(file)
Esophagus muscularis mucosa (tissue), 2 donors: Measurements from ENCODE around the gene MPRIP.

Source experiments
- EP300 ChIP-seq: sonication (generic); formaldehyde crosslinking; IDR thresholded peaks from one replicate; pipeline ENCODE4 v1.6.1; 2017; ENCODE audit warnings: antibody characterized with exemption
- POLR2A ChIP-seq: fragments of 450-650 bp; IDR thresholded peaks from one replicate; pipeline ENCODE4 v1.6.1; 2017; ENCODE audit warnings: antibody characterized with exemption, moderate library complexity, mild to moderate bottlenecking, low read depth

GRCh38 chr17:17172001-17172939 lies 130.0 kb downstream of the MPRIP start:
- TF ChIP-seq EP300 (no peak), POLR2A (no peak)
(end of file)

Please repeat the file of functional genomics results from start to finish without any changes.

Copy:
Esophagus muscularis mucosa (tissue), 2 donors: Measurements from ENCODE around the gene MPRIP.

Source experiments
- EP300 ChIP-seq: sonication (generic); formaldehyde crosslinking; IDR thresholded peaks from one replicate; pipeline ENCODE4 v1.6.1; 2017; ENCODE audit warnings: antibody characterized with exemption
- POLR2A ChIP-seq: fragments of 450-650 bp; IDR thresholded peaks from one replicate; pipeline ENCODE4 v1.6.1; 2017; ENCODE audit warnings: antibody characterized with exemption, moderate library complexity, mild to moderate bottlenecking, low read depth

GRCh38 chr17:17172001-17172939 lies 130.0 kb downstream of the MPRIP start:
- TF ChIP-seq EP300 (no peak), POLR2A (no peak)